Westfield residents voice concerns over crumb rubber under soccer fields

Crumb rubber is used on fields with artificial turf to help lessen impact and improve support

City Councilor Mary Ann Babinski talks with health director Joe Rouse during yesterday’s meeting

WESTFIELD, Mass. (The Westfield News) –Residents voiced their concerns at Westfield’s Board of Health meeting yesterday about the use of crumb rubber under the turf of the Roots Athletic Center’s soccer fields.

Some residents yesterday brought forth concerns related to the use of crumb rubber and the possibility of the leaching off of chemicals into the groundwater, specifically the Barnes aquifer, below the athletic center. In addition, some brought concerns related to activity that can occur on the fields and whether or not those using the playing surfaces are at risk.

Crumb rubber is used on fields with artificial turf to help lessen impact and improve support for those playing on the surfaces. Typically, it is made from recycled tires that are made into granules.

“I’ve seen the reports, read the reports. If any of this is legitimized, that’s an issue,” Chris Pinney, father and youth soccer coach said following the meeting yesterday. “I’m just looking for an education.”

According to the website for the Center of Environmental Health (CEH), a non-profit organization that aims to protect people from harmful chemicals:

“Artificial turf that uses infill made from recycled tires (‘crumb rubber’) contains a cocktail of toxic chemicals, including benzothiazole, carbon black, and heavy metals. As the Mt. Sinai Children’s Environmental Health Center has written: ‘Exposures to chemicals present in crumb rubber at very high levels, typical of animal or occupational studies, are known to cause birth defects, neurologic and developmental deficits, and some can even cause cancer.’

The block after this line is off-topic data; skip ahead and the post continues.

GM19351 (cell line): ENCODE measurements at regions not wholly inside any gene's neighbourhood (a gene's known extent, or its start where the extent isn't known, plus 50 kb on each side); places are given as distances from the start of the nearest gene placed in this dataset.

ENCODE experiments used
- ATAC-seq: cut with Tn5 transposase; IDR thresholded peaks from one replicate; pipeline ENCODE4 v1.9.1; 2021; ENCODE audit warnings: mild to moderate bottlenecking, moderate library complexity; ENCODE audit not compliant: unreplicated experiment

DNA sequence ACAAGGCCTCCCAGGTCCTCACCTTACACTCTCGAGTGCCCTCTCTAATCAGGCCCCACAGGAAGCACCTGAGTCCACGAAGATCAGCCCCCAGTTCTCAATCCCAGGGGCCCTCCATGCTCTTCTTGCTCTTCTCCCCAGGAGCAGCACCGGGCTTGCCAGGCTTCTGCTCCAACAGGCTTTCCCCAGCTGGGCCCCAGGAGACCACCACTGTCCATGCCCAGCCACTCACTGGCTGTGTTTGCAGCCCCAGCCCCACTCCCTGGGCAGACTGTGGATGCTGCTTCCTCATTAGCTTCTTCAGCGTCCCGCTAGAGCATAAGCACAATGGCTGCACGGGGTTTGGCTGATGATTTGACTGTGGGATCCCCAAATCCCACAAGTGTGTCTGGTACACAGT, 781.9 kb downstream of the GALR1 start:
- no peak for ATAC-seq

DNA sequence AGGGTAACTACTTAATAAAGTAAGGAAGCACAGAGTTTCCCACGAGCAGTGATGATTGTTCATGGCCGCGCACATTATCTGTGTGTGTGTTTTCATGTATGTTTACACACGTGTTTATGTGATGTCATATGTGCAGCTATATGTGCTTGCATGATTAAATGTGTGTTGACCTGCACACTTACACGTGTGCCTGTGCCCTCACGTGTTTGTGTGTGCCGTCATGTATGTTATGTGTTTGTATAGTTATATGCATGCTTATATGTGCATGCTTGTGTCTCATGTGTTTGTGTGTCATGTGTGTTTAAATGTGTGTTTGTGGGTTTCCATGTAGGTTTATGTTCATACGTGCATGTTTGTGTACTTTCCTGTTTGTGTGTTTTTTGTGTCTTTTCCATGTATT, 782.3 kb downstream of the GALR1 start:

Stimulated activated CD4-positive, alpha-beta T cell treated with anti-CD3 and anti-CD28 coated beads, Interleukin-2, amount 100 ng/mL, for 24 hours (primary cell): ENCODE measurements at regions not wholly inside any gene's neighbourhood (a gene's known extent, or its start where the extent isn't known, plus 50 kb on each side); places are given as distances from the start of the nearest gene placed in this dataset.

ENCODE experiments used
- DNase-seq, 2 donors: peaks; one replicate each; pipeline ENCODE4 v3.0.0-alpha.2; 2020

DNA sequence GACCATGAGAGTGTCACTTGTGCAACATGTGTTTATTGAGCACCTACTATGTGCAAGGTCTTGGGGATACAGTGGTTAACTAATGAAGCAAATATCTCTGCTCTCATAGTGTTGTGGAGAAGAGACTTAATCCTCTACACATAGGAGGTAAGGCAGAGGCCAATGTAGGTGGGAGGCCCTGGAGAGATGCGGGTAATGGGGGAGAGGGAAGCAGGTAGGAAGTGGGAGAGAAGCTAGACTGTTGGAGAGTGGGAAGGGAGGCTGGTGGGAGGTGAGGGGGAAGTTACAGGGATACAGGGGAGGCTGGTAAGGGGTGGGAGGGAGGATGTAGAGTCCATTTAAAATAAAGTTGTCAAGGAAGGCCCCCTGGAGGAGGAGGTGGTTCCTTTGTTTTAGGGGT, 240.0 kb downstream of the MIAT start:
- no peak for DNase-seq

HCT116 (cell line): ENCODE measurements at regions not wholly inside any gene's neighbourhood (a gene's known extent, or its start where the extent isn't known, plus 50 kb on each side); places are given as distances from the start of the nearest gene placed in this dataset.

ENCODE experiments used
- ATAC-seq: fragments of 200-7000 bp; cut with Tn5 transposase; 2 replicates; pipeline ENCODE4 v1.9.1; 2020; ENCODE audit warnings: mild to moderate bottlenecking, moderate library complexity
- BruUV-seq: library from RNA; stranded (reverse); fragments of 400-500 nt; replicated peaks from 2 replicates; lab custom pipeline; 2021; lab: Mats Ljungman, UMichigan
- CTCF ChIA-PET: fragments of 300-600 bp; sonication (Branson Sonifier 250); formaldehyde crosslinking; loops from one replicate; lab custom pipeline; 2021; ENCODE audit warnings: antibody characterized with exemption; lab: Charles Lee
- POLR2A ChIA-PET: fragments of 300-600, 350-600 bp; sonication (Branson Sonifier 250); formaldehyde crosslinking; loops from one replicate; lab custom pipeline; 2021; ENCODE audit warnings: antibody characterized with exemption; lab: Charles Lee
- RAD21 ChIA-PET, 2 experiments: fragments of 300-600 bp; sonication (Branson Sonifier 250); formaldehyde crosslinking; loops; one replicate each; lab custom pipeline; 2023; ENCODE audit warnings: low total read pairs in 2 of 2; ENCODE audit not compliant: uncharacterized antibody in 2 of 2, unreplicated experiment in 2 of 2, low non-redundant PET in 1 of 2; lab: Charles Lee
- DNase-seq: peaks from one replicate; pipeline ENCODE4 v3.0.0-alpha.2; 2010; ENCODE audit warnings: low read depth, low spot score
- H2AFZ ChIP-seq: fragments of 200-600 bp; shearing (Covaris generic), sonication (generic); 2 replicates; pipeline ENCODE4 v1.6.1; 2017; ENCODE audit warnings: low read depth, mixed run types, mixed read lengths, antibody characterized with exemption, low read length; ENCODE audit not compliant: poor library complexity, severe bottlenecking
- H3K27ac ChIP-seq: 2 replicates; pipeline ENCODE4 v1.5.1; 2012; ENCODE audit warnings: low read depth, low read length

However, according to an Environmental Protection Agency (EPA) webpage titled, “Federal Research on Recycled Tire Crumb Used on Playing Fields,” risk currently is uncertain. According to the website, “[l]imited studies have not shown an elevated health risk from playing on fields with tire crumb, but the existing studies do not comprehensively evaluate the concerns about health risks from exposure to tire crumb.”

Mello, who brought with her a list of communities from Massachusetts, the US and beyond that have allegedly said “no” to crumb rubber fields, as well as organizations like NFL teams, said that it shouldn’t be the residents who have to determine safety.

“It should be on the person putting it down to prove it’s safe and not us,” she said.

Mello’s list was from synturf.org.

Also among Mello’s concerns was the fact that playing surfaces may at times reach 150 degrees Fahrenheit, which can put players at risk for heat-related illnesses.

Mello’s requests from the board included asking for an immediate excavation of the fields and a moratorium on activities on them.

Additional concerns came from Don Keilch and Constance Allen, co-owners of Yellow Stonehouse Farm, an organic farm that uses water from a private well source that is reportedly over the aquifer. Keilch and Allen voiced concerns with the water that they may use from the private wells and if chemicals from the crumb rubber could be in the water used on crops, thus endangering the organic aspect of the farm.

Also in the discussion was Ward 1 City Councilor Mary Ann Babinski, who also voiced her concerns for those using private wells.

“It’s time for us to take decisive actions to protect our aquifer,” she said.

Joe Rouse, director of public health for Westfield, said that the concerns that were brought forth are being investigated. He added that they were also acknowledged during the last Board of Health meeting, when they were initially brought forth to the board.

“Where we’re at right now is fact-finding mode,” he said. “We can research and at some point have a discussion.”

Rouse estimated that the board will be ready to discuss the findings and further steps within the next three months but to give the process time.

“I don’t want people to think this is something that will go on the back burner but you have to respect our government,” he said. “This is a process.”

Copyright 2017 The Westfield News 

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